The basic logistics of towing these massive ships to International Shipbreaking's yard underscore just how complicated the whole process is. The ex-Kitty Hawk cannot be towed through the Panama Canal and, as such, will have to be brought all the way around the southern tip of South America to get from Washington State to the Gulf of Mexico. International Shipbreaking's Green said that it could take between 10 and 18 weeks, or between around two and a half and four and a half months, to make the trip. The former John F. Kennedy, which is laid up at the Philadelphia Naval Yard in Philadelphia, Pennsylvania, has a shorter voyage ahead of it. It will take years to fully dismantle both ships.
Whenever the ships finally do make their way to Brownsville, it will mark something of an end of an era. These were the very last conventionally powered aircraft carriers in Navy service and were the last two in the service's possession in any condition.
The Kitty Hawk, the lead ship in her class, was first commissioned into service in 1961 and received various upgrades over the years. This carrier's first major combat outing was in support of the Vietnam War, and it went on to take part in many more U.S. military operations, including the U.S.-led invasion of Iraq in 2003, over the course of its nearly 50-year-long career.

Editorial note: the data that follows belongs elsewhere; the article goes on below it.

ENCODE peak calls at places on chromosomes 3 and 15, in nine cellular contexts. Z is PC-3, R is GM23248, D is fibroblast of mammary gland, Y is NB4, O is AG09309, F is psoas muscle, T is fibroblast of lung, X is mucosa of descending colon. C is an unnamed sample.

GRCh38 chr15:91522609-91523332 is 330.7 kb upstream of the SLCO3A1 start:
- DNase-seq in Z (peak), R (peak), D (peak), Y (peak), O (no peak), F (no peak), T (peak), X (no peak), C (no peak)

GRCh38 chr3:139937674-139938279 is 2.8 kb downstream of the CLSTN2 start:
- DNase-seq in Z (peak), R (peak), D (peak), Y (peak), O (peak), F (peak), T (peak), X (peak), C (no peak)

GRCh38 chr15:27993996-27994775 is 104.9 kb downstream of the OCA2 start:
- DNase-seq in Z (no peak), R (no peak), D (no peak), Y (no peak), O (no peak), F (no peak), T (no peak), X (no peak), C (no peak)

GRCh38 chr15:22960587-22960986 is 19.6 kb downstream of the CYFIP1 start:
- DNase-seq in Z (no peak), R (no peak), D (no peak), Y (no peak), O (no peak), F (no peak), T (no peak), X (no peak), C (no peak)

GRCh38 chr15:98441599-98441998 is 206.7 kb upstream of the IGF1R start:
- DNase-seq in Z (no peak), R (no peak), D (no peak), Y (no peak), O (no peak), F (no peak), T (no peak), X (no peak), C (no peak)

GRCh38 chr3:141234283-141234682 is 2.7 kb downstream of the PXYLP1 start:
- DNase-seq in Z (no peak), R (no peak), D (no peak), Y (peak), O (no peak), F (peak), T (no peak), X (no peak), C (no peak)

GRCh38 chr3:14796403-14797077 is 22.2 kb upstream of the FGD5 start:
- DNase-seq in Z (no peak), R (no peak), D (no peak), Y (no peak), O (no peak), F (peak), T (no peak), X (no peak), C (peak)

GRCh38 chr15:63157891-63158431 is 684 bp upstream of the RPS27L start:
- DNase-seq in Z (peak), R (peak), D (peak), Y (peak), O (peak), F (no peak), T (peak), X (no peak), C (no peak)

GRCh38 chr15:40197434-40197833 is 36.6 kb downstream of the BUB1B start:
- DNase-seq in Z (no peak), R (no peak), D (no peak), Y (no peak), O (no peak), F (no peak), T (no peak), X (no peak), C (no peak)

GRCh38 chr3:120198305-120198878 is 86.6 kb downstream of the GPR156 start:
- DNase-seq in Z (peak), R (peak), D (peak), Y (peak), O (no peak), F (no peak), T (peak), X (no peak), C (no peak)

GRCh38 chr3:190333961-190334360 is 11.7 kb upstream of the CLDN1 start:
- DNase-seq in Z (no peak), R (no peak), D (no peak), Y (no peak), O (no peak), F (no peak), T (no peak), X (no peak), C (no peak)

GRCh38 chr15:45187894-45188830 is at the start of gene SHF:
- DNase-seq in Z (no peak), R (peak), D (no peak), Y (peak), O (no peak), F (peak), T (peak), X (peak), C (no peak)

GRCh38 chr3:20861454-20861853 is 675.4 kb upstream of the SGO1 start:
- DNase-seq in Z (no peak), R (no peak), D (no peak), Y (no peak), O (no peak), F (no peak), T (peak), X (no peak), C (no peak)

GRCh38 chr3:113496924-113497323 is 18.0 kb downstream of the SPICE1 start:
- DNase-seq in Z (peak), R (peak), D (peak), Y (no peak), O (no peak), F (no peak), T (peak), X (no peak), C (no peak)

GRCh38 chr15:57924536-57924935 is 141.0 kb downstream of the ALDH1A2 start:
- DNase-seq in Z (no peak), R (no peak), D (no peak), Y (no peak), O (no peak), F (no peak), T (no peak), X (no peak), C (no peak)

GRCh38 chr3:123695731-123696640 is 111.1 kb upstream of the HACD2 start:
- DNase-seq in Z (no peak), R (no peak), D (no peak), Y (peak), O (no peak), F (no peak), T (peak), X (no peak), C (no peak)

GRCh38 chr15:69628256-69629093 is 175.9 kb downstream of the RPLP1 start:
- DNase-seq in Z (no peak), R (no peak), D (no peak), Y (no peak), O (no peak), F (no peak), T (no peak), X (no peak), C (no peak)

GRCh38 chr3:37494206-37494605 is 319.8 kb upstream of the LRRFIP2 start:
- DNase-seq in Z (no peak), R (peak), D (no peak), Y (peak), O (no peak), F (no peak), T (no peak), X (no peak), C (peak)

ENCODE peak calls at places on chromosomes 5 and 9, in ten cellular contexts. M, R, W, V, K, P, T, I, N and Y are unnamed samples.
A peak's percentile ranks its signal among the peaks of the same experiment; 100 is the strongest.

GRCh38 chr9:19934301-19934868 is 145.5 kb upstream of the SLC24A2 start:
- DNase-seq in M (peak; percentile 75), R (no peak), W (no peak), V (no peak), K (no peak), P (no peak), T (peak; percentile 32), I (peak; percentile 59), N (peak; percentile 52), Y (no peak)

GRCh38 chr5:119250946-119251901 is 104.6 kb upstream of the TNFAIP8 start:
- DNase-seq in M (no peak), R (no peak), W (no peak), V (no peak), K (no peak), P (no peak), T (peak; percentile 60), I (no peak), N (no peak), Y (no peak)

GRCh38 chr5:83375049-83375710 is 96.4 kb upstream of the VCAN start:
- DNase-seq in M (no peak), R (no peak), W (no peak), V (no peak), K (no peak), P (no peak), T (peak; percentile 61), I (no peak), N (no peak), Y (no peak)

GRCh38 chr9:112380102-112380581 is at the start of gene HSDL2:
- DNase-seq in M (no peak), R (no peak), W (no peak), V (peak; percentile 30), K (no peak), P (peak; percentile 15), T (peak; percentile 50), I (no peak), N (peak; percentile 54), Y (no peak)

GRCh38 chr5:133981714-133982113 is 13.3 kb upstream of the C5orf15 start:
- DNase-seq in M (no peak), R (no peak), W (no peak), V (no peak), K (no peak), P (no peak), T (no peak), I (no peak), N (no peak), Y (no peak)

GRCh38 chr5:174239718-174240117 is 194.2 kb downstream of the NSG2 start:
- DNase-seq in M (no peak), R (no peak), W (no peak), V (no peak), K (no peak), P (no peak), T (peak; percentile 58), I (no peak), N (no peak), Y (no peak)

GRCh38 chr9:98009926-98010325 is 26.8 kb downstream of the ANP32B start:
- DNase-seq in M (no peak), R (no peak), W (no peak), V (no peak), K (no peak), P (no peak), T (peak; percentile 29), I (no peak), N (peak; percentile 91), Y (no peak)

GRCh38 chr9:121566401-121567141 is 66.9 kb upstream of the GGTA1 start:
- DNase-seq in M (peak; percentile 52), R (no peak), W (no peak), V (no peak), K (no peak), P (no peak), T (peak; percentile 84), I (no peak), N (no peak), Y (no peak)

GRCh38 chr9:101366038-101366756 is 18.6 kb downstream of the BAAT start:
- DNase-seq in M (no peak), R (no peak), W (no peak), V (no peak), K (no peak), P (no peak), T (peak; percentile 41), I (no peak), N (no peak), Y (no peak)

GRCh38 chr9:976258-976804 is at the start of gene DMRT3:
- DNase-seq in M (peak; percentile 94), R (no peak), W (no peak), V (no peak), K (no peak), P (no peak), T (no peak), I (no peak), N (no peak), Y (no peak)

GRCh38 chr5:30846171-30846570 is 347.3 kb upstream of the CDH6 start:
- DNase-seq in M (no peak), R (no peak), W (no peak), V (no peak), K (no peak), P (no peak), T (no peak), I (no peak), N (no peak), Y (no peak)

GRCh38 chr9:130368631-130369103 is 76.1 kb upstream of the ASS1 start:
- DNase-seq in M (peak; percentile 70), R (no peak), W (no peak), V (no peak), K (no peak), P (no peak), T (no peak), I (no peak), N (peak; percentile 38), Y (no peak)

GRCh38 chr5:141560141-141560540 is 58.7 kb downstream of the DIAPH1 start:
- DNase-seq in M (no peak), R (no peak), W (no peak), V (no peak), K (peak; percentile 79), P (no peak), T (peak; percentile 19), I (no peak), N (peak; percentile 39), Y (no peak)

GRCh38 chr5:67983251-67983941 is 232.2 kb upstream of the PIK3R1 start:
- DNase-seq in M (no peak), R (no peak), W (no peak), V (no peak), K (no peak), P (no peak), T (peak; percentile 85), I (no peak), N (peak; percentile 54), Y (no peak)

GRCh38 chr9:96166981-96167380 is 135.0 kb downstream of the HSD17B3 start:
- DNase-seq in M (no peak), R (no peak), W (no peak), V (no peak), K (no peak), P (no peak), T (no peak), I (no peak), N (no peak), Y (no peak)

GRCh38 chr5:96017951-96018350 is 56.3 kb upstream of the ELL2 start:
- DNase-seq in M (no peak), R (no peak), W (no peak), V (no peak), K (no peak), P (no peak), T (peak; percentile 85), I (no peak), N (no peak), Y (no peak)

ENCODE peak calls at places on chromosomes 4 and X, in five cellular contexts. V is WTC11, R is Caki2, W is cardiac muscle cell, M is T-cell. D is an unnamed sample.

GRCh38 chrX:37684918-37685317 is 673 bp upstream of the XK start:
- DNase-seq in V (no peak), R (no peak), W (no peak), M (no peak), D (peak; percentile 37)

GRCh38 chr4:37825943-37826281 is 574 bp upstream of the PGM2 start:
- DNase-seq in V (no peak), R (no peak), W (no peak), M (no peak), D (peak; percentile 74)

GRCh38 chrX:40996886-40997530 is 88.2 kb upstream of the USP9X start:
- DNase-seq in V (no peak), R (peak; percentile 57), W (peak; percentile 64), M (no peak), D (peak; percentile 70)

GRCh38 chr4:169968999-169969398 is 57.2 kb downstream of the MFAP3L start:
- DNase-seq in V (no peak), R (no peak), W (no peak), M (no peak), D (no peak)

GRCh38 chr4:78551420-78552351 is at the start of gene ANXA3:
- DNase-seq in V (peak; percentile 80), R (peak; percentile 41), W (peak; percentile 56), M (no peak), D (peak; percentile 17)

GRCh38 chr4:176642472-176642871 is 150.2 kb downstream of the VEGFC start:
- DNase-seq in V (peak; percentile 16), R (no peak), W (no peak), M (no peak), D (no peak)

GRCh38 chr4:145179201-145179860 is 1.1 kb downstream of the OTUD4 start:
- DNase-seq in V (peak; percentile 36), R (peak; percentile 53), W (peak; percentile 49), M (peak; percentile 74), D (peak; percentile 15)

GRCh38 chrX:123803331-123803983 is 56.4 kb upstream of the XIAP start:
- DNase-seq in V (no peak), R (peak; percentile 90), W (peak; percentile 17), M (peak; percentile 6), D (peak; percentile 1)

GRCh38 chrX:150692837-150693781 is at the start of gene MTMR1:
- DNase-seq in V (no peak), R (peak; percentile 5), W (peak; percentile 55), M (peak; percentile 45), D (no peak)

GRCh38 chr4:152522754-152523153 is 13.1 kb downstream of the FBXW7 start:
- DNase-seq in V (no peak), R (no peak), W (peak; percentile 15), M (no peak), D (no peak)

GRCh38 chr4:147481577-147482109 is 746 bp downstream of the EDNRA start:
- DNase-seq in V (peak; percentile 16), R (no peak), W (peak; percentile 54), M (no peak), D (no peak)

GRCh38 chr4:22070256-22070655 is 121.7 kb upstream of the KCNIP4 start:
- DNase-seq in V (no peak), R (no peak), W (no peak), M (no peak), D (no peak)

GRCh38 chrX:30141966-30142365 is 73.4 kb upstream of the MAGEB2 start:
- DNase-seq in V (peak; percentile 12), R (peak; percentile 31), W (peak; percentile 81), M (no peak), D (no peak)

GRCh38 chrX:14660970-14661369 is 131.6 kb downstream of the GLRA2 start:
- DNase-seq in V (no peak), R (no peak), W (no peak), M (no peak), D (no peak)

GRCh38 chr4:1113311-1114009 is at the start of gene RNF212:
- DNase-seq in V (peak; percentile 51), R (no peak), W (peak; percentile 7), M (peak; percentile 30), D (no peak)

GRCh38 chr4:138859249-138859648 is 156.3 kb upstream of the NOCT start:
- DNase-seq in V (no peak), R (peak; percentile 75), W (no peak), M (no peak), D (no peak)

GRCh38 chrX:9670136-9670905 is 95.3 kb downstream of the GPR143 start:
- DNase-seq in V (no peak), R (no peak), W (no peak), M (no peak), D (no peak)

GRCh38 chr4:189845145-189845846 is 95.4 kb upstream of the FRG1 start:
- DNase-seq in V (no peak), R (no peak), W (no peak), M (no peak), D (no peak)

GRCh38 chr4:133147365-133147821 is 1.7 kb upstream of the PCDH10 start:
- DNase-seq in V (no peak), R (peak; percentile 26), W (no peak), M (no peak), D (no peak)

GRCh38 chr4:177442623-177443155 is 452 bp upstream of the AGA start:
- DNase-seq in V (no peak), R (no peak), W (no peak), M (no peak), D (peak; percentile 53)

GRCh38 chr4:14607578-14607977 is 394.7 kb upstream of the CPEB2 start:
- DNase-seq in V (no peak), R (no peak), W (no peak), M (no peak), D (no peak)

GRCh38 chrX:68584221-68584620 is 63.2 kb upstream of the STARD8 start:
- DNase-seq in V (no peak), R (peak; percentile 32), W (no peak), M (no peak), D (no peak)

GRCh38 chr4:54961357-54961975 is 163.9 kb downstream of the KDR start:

The John F. Kennedy was a one-of-a-kind derivative of the Kitty Hawk class design that was originally intended to be nuclear-powered and that first entered service in 1968. The ship did not see service in Vietnam, but it did support a variety of other missions, including the U.S. response to the bombing of Marine Corps Barracks in Beirut, Lebanon, in 1983 and the first Gulf War in 1991. The carrier and its air wing were called upon to provide combat air patrols after the 9/11 terrorist attacks, and the ship also took part in the early stages of the war in Afghanistan.
The Navy set the John F. Kennedy aside for possible conversion into a museum ship after it was decommissioned. Multiple groups attempted to secure the vessel for this purpose, but none of those efforts was successful.
A number of organizations also attempted to get Kitty Hawk, which had been placed in the service's inactive reserve fleet, leaving open the possibility it could be called back to active duty, released for some kind of public display. In 2017, the Navy did briefly consider recommissioning the ship, which you can read more about here, before shifting gears and instead striking it from the rolls entirely and paving the way for its scrapping. As it stands now, the service has no conventionally powered carriers, though there continue to be intermittent discussions about potentially acquiring such ships in the future, an ongoing debate that the War Zone has followed closely over the years.